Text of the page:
In Georgia, especially in the heavily congested traffic conditions of metro Atlanta, vehicle accidents are an everyday occurrence. Although you may be a very careful and conscientious driver, you can’t control the driving habits of others. Accordingly, sooner or later, you are likely to find yourself a victim of an automobile accident, the result of the negligence of another.
In this article, what you should or should not do if involved in an accident with injuries will be addressed. But first, you should be aware of the elements that must be proven in an injury case. And these same elements are applicable whether the injury is associated with an auto accident, a defective product case, a slip and fall accident, medical malpractice, nursing home negligence, aviation accident, wrongful death action, or other incidents involving injury or death in which someone’s negligence is the sole or a contributing factor. In an accident case, the elements that must be proven include: Duty, Breach of Duty, Causation and Damages. First, the duty element questions whether or not the liable party had a duty to protect you from the harm suffered. Second, did the liable party breach that duty. Third, was that breach of duty the proximate cause of the harm suffered. And finally, what harm have you suffered as a result of the liable party’s breach of duty (i.e., negligence).
Applying these elements to your automobile accident, “Rules of the Road” are designed to protect the community from harm. For example, if you are stopped at a traffic light and someone runs into the rear of your vehicle, more likely than not, the driver that ran into the rear of your vehicle will be charged with “following too closely”, in violation of the Rules of the Road. Accordingly, the liable driver had a duty to protect you from that harm but breached that duty by following too closely. Of course, there are other acts of negligence that may attributed to the liable driver’s actions. The driver could have been texting, reading an e-mail, talking on the phone, or other negligent acts which, if proven, may result in possible punitive damages (e.g., driving under the influence).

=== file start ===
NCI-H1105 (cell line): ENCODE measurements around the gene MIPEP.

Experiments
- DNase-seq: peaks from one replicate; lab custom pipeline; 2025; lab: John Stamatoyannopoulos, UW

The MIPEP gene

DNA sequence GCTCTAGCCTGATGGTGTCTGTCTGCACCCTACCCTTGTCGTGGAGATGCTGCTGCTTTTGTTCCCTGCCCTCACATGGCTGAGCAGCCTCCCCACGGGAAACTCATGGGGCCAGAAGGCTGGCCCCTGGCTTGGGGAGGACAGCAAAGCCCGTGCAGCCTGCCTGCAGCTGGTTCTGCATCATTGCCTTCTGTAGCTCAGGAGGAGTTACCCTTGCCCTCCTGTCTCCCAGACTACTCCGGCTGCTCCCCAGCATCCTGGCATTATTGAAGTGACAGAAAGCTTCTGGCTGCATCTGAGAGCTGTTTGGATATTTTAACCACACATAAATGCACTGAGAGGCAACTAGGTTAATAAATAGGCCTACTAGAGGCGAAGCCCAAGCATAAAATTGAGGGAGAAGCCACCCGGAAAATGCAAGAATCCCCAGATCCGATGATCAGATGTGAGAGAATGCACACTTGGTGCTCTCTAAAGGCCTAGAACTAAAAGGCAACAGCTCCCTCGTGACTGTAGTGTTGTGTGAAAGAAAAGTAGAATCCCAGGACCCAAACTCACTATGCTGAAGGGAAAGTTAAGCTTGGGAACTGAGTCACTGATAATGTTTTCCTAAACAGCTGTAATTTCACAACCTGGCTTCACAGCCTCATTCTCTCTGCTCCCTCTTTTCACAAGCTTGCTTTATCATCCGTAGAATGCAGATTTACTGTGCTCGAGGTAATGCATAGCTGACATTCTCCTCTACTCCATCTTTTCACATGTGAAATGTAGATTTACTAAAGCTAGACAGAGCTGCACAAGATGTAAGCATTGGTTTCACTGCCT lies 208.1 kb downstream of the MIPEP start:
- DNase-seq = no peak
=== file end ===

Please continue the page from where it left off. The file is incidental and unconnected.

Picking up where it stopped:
Thus, the issue of “Duty” is regulated by the laws of the State. Once an accident occurs, if you are not the cause of the accident, you should always call for a police officer to investigate the accident and write a report. You should not follow the advice of the liable driver if he/she requests that the two of you settle the case without notifying the police. Although the police officer likely did not witness the accident, officers are trained to investigate and help determine the cause of the accident, i.e., whether either driver breached the duty (violated the law). In many instances when the accident victim agrees to settle with the liable driver without notifying law enforcement, the victim is later dismayed to find that the liable driver and his/her insurance company are denying liablity. Accordingly, call the police and report the accident.
Always obtain the name, address, phone number, driver’s license number, insurance company and policy information, tag number, and color, make, and model of the other driver’s vehicle. Also, take photographs of the position of the vehicles (before moving the vehicles, if possible), as well as, the vehicles themselves, especially the damage to both vehicles. With so many mobile phones being equipped with camera and video, this should not be a major problem.
If there are any witnesses, obtain their names and phone numbers at a minimum. If they are willing to provide their addresses and e-mail addresses, obtain them as well.